Aava Murto's speech on Girls Takeover day, 7 October
Dear friends, It is a pleasure to be speaking here before you today, although in a way I wish that I did not have to stand here, that campaigns like the Girls Takeover were no longer necessary.
However, the truth is that we have not yet achieved gender equality. Not anywhere on earth. Although we have accomplished a great deal of good in this area, there is still much work that needs to be done. Girls around the world are currently threatened from a frightening number of directions.
In the name of gender equality, I would like to talk to you today about girls and technology.
Gender stereotypes related to technology affect children from a very young age. If a girl says she plays video games, she is often considered weird. If, on the other hand, a boy says he does not play video games or have a game console, he is considered weird for that reason. When teachers have problems with technology, they usually ask the boys in the class to help. The default assumption is that boys are more interested and skilled in technology than girls.
Despite these circumstances, some girls do not lose interest in technology. Despite these circumstances, some girls would like to study IT in school and someday even work in the technology sector. However, they often face the same old obstacle: fear of being excluded and discriminated against.
Online violence restricts freedom of speech and girls’ access to information. Three out of four girls and women have experienced violence online. I have spoken to female friends my age about online harassment, and it turns out that they have all been asked for nude pictures and they have all been sent nude pictures against their will. And this is just one example of the online violence we encounter.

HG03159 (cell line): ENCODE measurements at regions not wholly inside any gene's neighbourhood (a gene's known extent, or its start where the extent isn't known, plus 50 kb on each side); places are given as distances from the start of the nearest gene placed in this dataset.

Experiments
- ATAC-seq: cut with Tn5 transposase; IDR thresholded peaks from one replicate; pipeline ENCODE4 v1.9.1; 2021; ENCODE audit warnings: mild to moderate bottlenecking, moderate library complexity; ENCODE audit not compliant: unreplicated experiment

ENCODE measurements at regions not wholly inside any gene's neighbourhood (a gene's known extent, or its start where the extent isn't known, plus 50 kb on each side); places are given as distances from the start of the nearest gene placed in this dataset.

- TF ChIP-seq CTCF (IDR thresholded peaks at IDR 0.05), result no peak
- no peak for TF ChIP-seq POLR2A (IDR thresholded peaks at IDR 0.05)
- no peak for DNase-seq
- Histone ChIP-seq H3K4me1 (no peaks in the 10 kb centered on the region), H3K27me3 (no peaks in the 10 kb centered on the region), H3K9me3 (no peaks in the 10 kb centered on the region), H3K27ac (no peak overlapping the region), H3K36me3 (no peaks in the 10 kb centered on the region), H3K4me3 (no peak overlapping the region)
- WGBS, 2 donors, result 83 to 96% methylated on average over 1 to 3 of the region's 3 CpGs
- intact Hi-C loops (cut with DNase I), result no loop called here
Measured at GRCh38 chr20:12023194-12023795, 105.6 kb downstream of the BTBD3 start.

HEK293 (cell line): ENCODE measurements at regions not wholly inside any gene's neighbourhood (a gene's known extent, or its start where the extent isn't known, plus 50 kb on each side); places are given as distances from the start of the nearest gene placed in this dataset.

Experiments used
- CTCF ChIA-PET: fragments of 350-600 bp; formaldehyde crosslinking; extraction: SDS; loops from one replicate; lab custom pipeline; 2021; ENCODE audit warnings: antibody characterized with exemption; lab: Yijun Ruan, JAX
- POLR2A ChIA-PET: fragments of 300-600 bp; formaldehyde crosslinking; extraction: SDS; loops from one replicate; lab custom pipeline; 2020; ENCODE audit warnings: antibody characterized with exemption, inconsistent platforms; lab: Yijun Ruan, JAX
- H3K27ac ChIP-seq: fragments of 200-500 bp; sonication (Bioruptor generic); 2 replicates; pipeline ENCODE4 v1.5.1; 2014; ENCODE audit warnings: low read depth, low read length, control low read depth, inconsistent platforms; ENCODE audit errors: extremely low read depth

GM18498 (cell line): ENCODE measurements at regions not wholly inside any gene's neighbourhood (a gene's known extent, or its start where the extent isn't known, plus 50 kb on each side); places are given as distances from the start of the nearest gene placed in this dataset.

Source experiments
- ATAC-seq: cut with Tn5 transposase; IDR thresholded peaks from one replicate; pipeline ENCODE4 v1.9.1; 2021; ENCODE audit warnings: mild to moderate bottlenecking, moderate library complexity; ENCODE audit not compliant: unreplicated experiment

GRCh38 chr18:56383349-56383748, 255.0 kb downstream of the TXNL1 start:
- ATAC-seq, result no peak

However, there is also a lot of good in technology. Technology makes it possible for me to communicate, seek information, broaden my perspectives, learn to evaluate sources and acquire digital skills. COVID-19 has played a particular role in demonstrating the importance of technology: thanks to technological solutions, I was able to receive high-quality education through remote learning.
That said, not everyone has the same opportunity to use technology as I do. Girls from developing countries are in the most vulnerable position. If a family can afford technology, the boys in the family are more likely to have access to it and the internet. In schools, boys learn digital skills more than girls.
All too often, girls in developing countries are excluded from the digital skills and know-how that could enable them to have a safer, better future. The World Economic Forum has estimated that over 90 per cent of future jobs will require advanced digital skills. What will happen to girls, especially the ones who live in developing countries?
Inequality affects many of us girls globally and impacts our lives in a variety of ways. That said, we girls are more than just victims, we represent enormous potential. With our help, many issues can be solved.
Achieving equality serves us all in a great deal of ways. But in order to improve the position of girls and create a more equal future, we must allow their voices to be heard. Girls must be able to develop technology, so that we can create technological solutions that also take into account the needs and wishes of girls and women.
And in order to achieve this, we need to act fast. Attitudes need to change, and society needs to stop creating a gender for technology. We can decide how technology serves us.